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Two Homelands. The Life of George Watts

Khrushchev’s translator who became the golden voice of RT

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The extraordinary story of a Canadian from a working-class family who became Khrushchev's translator, and later the golden voice of RT. In the softly clipped tones of a bygone era, George Watts looks back over a life shaped by the twists of history and rich in human encounters.

George Watts was born in Winnipeg, Canada, during the Great Depression. His parents were immigrants from Soviet Russia, which had been recently devastated by civil war. He talks about the Canadian government’s homesteading programme, which kept him from going hungry as well as his first unpromising attempts at learning a foreign language.

Framed photograph of George Watts.
George Watts has some amazing stories to tell, as a broadcaster and translator whose career spanned from the 1950s Soviet Union to 21st century Russia.

His father wasn’t a communist, but his progressive ideals inspired him to return to the Soviet Union with his family, to help rebuild it after the Second World War. George Watts recalls his father’s emotion as he set foot on his native soil and the unexpected kindness of ordinary people in a country the young man was taught to distrust.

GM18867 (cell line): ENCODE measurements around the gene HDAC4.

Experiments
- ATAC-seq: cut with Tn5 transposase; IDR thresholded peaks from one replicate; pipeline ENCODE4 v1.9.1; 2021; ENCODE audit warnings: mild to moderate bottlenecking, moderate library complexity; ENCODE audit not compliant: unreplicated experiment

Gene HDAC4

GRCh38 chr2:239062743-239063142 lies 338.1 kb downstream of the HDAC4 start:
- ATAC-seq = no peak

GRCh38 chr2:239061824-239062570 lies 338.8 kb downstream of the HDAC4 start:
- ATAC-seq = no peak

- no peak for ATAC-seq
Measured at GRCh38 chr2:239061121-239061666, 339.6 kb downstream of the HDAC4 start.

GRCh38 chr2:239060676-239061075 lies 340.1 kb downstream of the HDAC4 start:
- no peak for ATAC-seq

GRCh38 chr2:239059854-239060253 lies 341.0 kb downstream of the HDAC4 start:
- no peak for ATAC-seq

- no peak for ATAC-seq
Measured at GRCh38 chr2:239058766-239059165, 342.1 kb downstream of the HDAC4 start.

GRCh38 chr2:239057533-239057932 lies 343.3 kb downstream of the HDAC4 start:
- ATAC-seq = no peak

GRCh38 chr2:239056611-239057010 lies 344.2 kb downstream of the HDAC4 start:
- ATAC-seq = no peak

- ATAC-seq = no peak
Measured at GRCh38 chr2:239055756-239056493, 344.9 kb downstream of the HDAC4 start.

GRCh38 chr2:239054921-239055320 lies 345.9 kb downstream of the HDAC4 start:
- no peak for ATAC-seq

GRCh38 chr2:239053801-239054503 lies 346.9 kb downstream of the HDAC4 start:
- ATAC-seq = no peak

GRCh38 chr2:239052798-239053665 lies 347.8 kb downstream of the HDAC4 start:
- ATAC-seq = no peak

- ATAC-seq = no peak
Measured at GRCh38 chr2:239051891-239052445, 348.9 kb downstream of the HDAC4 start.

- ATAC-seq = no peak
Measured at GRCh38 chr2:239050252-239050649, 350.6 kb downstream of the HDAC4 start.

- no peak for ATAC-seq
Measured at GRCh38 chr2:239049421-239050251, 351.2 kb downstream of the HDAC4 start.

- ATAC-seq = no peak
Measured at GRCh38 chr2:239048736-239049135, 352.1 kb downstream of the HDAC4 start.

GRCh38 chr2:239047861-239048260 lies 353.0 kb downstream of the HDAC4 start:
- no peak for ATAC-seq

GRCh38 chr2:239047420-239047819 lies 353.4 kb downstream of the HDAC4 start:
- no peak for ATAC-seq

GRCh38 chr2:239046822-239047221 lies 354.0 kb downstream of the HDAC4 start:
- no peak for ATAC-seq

The veteran broadcaster explains why his Canadian English was initially seen as a liability before it turned into his greatest asset. He became the translator for Soviet and post-Soviet leaders from Khrushchev to Yeltsin, a leading commentator at international sports events and the voice-over on Soviet films. He also tells the unlikely tale of how he ended up as a drinking buddy of the mastermind of the Soviet victory in World War II.

George Watts wearing headphones in a recording studio.
George Watts' old school Canadian English has long been the warm and distinctive voice of Russia around the world.

After the fall of the Soviet Union, George Watts could have retired. Instead, he joined RT and became the unmistakable voice of the channel, translating world leaders, narrating documentaries and passing on his experience to a new generation of journalists.

Although Canada and Russia are oceans apart, George Watts doesn’t feel torn, but grateful. “I’m a rich man actually, I have two homelands”, says the Russian-Canadian through whom the Soviet Union, and then Russia, has been speaking to the world.

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